Günther Förg (1952-2013)
Artist's Resale Right ("Droit de Suite"). Artist's… Read more PROPERTY FROM THE COLLECTION OF MICHAEL STICH
Günther Förg (1952-2013)


Günther Förg (1952-2013)
signed and dated 'Förg 90' (on the reverse)
acrylic on canvas
114 1/8 x 114 1/8in. (290 x 290cm.)
Painted in 1990
Galerie Fahnemann, Berlin.
Acquired from the above by the present owner.
Galerie Fahnemann (ed.), Bilder und Zeichnungen aus den Jahren 1990 und 1991 von Günther Förg, Berlin 1999 (illustrated, p. 11).
Gent, Museum van Hedendaagse Kunst, Günther Förg, 1991 (illustrated, p. 130). This exhibition later travelled to Leipzig, Museum der Bildenden Künste.
Special notice

Artist's Resale Right ("Droit de Suite"). Artist's Resale Right Regulations 2006 apply to this lot, the buyer agrees to pay us an amount equal to the resale royalty provided for in those Regulations, and we undertake to the buyer to pay such amount to the artist's collection agent.
Post lot text
This work is recorded in the archive of Günther Förg as no. WVF.90.B.0454. We thank Mr. Michael Neff from the Estate of Günther Förg for the information he has kindly provided on this work.

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Tessa Lord
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Lot Essay

Stretching nearly three metres in height and width, the present work is a monumental painting on canvas by Günther Förg. Executed in 1990, it comes from the collection of the German tennis player Michael Stich, who won the men’s singles title at Wimbledon the following year. Consisting of three thick horizontal strips in red and orange, the work demonstrates the bold painterly language for which Förg is celebrated. Conjuring Barnett Newman’s ‘zip’ paintings, Mark Rothko’s colour fields and Blinky Palermo’s Stoffbilder, his works seek to challenge the lofty spiritual discourse surrounding mid-twentieth-century abstraction. As demonstrated elsewhere in his lead paintings, Förg sought to emphasise the physical quality of his supports: for him, the picture plane was not a vehicle for transcendence, but instead a real, material presence. Operating in critical dialogue with his forebears, Förg believed that abstraction was no longer a language that needed to be defended, extolled and theorised, but – in the post-modern era – simply one mode of picture-making among many others. ‘Newman and Rothko attempted to rehabilitate in their works a unity and an order that for them had been lost’, the artist has explained. ‘… For me, abstract art today is what one sees and nothing more’ (G. Förg, quoted in Günther Förg: Painting / Sculpture / Installation, exh. cat., Newport Harbour Art Museum, Newport Beach, 1989, p. 6). Almost architectural in scale, the present work speaks directly to this notion, celebrating paint, colour, form in their purest states.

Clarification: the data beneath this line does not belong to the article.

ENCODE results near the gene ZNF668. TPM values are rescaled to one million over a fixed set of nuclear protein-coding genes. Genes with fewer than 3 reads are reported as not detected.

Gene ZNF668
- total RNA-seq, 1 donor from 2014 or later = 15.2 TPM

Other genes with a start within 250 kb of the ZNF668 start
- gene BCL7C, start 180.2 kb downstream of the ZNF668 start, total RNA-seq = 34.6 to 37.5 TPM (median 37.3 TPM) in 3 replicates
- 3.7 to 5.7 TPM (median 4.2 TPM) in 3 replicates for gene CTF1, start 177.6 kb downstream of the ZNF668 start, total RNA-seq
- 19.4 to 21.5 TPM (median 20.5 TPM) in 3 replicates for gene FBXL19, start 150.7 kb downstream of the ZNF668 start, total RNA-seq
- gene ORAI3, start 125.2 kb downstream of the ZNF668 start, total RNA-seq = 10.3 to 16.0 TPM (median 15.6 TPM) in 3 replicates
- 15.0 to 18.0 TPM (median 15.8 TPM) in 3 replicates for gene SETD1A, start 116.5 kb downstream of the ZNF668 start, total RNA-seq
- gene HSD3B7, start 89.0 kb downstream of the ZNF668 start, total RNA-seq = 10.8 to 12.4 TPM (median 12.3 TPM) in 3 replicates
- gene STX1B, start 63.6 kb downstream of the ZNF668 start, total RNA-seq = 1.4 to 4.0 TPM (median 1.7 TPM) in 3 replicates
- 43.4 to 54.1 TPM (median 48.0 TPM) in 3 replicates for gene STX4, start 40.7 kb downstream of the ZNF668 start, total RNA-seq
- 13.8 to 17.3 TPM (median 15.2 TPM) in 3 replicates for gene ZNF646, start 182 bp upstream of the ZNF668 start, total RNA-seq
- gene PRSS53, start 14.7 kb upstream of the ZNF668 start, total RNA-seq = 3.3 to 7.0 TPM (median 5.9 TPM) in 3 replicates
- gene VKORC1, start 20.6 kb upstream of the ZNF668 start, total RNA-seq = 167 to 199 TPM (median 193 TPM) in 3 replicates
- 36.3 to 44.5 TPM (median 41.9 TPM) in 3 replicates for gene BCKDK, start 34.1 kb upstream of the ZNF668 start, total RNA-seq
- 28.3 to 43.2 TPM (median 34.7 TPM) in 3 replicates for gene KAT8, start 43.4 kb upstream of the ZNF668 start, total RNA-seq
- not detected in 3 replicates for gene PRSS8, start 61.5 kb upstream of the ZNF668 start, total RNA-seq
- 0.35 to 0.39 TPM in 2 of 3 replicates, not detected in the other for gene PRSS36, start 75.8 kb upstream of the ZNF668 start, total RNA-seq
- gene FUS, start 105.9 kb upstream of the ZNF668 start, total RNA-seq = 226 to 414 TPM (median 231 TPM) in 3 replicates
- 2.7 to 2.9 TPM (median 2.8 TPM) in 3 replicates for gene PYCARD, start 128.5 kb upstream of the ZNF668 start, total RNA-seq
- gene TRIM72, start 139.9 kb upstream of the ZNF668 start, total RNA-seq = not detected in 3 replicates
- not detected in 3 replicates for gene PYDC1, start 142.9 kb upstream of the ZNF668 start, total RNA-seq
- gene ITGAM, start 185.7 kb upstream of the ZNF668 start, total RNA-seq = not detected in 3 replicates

Born in 1952, Förg studied at the Academy of Fine Art, Munich, where he began his early series of grey and black monochromes. Coming to prominence during the 1980s, he abandoned painting for much of the decade, focusing instead on photography which he felt brought him ‘closer to reality’. By the late 1980s, however, he began to return to his original medium, harnessing a number of different supports including wood, copper and bronze as well as lead. These volatile, textured media allowed him to engage with paint afresh, relishing its unpredictable interactions with their raw physical surfaces. For Förg, such experiments were liberating, confirming his belief that paint had always – at heart – been a material rather than a metaphysical activity. ‘Really, painting should be sexy’, he explained. ‘It should be sensual. These are things that will always escape the concept. I think painting is a resilient practice; if you look through the history of painting it doesn’t change so much and we always see it in the present. It is still now’ (G. Förg, quoted in D. Ryan, ‘Talking Painting: Interview with Günther Förg Karlsruhe 1997, http://www.david-ryan.co.uk/Gunther%20Forg.html [accessed 6 September 2019]). Transforming plain canvas into something elemental, tactile and alluring, Untitled demonstrates this conviction in action.

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